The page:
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Memorial for Mum Shirl and Father Ted

In 2006, the year after Fr Ted Kennedy died, members of the community of St Vincent’s Church in Redfern approached Tom Bass and the sculpture studio school at Erskineville to design a memorial. This was followed by multiple meetings to discuss the nature of this project with Marnie Kennedy, Fr Ted’s sister, who continues his work in Redfern, and other members of the church community including Catherine de Lorenzo, Bronwyn Crosby and Danny Gilbert. Ann Weldon, Mum Shirl’s niece, came to the meetings when she was able reports Margo Hoekstra in the South Sydney Herald of May 2009.

It was decided that the memorial should be a tribute to the work Fr Ted and Mum Shirl did together. They worked to establish a society of justice and freedom for all citizens – Aboriginal “cousins” living with dignity and in equality with white settlers.

In November 2007, a meeting was held at St Vincent’s where the community which had been associated with Mum Shirl and Father Ted had an opportunity to reflect and share with the artists what these two amazing people had meant to them.

In principle, Council approval was sought and granted for the sculpture to be placed on the footpath outside, near the space between St Vincent’s and the old Presbytery.

Over several months additional investigation was carried out by the artists, to seek out and meet with local Aboriginal people, particularly relatives and friends of Mum Shirl, who were intimately involved with her and her activities in the Redfern area and elsewhere, so that their experiences could be taken into account.

The artists, under the direction of Tom Bass, integrated this information, and over time, a maquette (model) was developed which reflected the spirit of Mum Shirl and Father Ted Kennedy’s work together. It was decided that the work would be abstract in nature and symbolic of nurturing and political power, with a strong emphasis on reconciliation.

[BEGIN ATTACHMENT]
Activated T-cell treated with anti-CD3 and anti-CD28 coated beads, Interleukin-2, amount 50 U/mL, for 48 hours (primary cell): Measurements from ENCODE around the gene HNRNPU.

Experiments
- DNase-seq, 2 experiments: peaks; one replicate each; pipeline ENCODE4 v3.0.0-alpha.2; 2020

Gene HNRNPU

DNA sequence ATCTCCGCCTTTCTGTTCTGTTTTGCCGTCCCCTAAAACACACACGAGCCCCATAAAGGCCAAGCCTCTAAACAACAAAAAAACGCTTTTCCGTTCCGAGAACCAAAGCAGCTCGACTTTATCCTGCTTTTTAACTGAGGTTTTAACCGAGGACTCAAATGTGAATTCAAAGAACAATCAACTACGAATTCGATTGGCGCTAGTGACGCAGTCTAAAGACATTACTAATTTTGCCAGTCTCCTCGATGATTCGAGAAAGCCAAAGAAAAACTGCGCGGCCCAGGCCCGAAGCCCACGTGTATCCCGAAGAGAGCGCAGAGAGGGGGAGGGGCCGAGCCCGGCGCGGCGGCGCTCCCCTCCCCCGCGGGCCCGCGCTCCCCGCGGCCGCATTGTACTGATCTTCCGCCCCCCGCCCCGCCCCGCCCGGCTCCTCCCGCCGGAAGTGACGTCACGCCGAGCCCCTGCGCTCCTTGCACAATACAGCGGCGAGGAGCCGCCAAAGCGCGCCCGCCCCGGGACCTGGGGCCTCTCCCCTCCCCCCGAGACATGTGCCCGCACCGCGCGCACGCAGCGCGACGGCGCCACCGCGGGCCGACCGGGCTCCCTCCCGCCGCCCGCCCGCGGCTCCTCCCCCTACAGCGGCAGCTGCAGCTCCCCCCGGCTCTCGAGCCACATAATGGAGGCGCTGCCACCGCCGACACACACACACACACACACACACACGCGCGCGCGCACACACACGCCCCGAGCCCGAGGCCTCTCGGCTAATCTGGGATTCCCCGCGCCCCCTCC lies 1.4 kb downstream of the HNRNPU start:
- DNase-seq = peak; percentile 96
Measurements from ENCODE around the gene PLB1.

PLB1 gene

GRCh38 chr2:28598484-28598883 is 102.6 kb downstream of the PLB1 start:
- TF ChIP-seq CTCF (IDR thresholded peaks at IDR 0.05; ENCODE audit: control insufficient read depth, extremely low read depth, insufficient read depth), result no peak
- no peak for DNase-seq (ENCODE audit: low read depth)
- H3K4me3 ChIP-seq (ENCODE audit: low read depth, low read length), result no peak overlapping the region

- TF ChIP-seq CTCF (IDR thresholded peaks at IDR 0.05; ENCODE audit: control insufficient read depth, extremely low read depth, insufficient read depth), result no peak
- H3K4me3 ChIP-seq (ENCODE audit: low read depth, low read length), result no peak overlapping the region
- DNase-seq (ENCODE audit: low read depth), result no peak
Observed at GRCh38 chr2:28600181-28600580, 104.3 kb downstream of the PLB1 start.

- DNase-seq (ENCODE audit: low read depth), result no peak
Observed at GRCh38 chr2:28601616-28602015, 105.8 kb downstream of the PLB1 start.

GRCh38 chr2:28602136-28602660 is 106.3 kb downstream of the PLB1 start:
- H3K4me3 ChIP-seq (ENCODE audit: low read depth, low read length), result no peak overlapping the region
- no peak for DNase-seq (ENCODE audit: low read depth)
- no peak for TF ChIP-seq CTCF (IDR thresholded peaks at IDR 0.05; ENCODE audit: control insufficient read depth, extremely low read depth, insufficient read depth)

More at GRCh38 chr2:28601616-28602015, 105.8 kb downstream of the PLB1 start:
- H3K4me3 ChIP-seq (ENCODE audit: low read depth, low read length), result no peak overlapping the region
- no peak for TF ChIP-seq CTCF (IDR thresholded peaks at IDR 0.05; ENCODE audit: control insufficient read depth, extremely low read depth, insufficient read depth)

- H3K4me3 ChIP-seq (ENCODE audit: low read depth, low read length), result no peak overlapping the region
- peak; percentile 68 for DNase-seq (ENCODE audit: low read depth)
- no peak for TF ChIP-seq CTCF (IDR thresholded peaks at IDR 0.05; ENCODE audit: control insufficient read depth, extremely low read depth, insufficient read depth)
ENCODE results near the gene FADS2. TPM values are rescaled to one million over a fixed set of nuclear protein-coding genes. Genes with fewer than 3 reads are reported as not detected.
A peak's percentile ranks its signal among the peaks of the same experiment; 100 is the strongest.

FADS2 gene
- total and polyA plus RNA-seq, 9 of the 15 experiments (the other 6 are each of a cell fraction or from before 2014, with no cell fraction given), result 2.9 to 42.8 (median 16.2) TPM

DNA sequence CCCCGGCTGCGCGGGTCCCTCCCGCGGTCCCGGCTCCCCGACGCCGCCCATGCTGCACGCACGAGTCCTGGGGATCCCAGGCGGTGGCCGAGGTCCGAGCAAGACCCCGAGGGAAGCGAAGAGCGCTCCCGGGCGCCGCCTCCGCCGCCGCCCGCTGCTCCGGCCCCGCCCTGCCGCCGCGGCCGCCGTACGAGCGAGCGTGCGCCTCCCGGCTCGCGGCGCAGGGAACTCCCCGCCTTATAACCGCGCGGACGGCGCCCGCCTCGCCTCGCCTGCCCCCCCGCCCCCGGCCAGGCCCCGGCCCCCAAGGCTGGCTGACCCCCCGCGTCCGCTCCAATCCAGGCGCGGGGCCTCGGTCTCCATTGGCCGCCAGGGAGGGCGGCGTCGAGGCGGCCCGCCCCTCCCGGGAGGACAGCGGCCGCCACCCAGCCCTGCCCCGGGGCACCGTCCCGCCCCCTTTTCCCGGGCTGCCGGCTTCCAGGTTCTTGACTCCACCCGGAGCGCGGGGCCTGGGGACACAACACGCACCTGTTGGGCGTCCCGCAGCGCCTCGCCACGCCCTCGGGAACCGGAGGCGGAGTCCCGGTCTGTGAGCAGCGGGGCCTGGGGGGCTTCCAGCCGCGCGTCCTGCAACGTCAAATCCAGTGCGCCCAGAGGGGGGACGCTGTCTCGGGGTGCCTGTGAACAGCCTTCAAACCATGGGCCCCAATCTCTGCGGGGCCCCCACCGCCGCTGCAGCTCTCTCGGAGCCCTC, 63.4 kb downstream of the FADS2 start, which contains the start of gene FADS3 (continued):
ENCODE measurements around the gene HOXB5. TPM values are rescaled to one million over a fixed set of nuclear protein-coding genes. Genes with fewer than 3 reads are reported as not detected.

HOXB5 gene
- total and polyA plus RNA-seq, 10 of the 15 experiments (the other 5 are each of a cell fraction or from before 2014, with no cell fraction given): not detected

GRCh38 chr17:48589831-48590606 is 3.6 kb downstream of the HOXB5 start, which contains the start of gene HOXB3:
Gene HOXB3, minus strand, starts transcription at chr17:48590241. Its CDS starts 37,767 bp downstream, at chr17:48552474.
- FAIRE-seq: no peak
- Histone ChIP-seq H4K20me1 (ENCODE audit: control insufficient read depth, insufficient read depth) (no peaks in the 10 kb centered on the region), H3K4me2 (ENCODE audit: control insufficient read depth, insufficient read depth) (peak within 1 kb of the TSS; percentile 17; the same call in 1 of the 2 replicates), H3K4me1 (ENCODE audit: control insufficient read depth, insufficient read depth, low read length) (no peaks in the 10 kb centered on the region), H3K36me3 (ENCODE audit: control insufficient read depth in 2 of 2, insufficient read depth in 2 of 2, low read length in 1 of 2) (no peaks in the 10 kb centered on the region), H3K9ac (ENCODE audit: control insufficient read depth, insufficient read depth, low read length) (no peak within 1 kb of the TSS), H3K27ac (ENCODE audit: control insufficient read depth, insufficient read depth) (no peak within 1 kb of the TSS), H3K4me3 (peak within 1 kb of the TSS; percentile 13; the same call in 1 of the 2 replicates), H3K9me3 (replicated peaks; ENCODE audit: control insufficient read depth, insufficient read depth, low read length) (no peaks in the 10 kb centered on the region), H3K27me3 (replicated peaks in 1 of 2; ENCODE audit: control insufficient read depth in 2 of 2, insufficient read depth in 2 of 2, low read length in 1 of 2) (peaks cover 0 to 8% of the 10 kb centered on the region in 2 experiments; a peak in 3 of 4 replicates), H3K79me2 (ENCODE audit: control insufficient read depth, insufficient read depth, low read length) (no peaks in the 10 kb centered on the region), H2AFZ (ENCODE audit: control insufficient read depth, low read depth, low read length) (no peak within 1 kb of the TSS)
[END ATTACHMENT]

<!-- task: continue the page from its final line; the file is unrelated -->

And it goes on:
The model for the sculpture was presented at a church meeting on Sunday March 29 this year and at The Block family picnic on Saturday April 18. It was generally well received by local people and the church community. The symbolism of the piece had whole-hearted support. The artists are working to resolve some concerns about the design.

The Memorial will present  the spirits of Mum Shirl and Ted Kennedy by way of connecting hands. Mum Shirl, and for over a quarter of a century, Ted Kennedy, lived with the problems of the most vulnerable and underprivileged in the area, and strove to alleviate their suffering in immediate and practical ways. For this reason hands have been chosen to symbolise their activities.

There is a seating base which represents Australia. Two arms rise up from this – a dark arm representing Mum Shirl rises up directly out of the land mass, expressing her Indigenous relationship with the country. The lighter arm representing Ted Kennedy rises from “off-shore” expressing the immigrant status of white settlers.

Above the land mass, the two arms co-operate – stretching up to form an open archway of welcome and hospitality for which they were both well known. The lighter hand forms a shelter above and is linked with the dark hand, which curves under the shelter to provide support and nurture.

The fingers of the nurturing hand are arranged to suggest prison bars, referencing the significant incarceration problems confronting Indigenous people, and Mum Shirl’s determination to advocate for this group.

Organisers invite the Redfern community to a meeting at the Redfern Community Centre, 29-53 Hugo Street, Redfern, on Tuesday May 19 at 6pm to see the model for the work and artists’ impressions of how it will look on the footpath.

Source: South Sydney Herald May 2009